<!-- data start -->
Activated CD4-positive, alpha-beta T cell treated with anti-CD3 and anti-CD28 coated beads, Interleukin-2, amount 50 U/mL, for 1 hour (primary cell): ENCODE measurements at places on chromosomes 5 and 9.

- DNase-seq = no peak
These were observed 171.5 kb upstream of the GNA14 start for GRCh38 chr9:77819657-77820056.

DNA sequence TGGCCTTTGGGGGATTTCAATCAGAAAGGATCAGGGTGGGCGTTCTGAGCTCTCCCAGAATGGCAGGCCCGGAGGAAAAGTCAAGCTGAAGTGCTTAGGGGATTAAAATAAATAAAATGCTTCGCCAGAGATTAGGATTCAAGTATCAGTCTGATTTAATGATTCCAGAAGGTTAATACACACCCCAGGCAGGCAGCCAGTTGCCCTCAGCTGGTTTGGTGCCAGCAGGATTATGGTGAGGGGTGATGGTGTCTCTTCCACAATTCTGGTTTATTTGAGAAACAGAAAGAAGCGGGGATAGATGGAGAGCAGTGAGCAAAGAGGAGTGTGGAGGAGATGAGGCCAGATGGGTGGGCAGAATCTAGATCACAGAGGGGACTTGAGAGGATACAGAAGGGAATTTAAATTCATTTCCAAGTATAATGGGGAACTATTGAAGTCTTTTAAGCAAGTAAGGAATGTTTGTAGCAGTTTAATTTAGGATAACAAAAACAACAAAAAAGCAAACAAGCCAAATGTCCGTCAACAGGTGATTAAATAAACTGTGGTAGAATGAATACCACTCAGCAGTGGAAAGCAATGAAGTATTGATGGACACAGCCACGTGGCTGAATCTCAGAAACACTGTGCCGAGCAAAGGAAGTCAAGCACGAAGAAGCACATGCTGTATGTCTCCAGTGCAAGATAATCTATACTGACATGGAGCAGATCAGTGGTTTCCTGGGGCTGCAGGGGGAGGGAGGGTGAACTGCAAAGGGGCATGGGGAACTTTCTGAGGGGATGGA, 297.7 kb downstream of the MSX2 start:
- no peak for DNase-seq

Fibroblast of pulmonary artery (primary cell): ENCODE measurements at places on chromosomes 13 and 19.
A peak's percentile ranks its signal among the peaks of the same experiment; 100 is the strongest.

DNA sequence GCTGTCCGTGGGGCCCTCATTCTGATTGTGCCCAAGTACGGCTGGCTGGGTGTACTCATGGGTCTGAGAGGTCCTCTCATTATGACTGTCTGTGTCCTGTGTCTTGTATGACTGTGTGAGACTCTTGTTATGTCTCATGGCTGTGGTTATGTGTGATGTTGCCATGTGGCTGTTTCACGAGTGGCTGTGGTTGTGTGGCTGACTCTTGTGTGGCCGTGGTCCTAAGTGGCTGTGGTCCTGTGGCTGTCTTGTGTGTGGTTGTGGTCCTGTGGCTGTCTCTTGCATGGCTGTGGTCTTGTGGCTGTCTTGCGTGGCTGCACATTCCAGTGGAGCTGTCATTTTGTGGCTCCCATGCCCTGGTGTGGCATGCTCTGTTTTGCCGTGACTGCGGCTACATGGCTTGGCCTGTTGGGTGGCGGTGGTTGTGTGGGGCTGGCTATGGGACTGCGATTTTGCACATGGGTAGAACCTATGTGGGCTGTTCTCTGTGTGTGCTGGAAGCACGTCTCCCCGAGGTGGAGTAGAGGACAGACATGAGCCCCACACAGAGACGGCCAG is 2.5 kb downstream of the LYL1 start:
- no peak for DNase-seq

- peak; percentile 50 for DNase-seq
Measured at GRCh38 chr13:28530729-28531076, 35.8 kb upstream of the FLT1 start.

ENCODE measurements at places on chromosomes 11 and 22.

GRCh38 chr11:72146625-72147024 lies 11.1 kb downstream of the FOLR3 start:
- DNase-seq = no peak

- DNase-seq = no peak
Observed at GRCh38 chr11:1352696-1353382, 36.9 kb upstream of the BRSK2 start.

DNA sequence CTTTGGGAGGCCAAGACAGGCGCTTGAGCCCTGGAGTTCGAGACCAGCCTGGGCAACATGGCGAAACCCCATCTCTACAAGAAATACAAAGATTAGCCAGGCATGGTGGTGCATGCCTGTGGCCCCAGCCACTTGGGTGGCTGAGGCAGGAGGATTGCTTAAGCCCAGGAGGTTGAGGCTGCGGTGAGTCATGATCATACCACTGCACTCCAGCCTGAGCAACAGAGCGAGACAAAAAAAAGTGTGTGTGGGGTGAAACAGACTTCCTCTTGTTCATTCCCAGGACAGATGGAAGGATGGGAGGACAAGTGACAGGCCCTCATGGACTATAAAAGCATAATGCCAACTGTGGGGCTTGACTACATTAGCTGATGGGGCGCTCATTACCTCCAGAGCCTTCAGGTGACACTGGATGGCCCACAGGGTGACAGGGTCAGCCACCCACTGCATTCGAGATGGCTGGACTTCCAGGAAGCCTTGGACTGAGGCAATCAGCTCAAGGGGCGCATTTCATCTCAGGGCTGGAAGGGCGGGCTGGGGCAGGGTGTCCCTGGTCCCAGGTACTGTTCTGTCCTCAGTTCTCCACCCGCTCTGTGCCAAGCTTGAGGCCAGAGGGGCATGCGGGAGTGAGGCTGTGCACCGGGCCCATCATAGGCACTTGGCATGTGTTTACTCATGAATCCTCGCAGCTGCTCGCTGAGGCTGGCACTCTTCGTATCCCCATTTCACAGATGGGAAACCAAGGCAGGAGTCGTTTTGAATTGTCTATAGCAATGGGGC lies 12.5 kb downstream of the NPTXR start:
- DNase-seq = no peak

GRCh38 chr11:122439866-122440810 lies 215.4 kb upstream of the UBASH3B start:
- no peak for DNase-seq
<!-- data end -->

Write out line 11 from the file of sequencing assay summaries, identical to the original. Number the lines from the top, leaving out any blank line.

Measured at GRCh38 chr13:28530729-28531076, 35.8 kb upstream of the FLT1 start.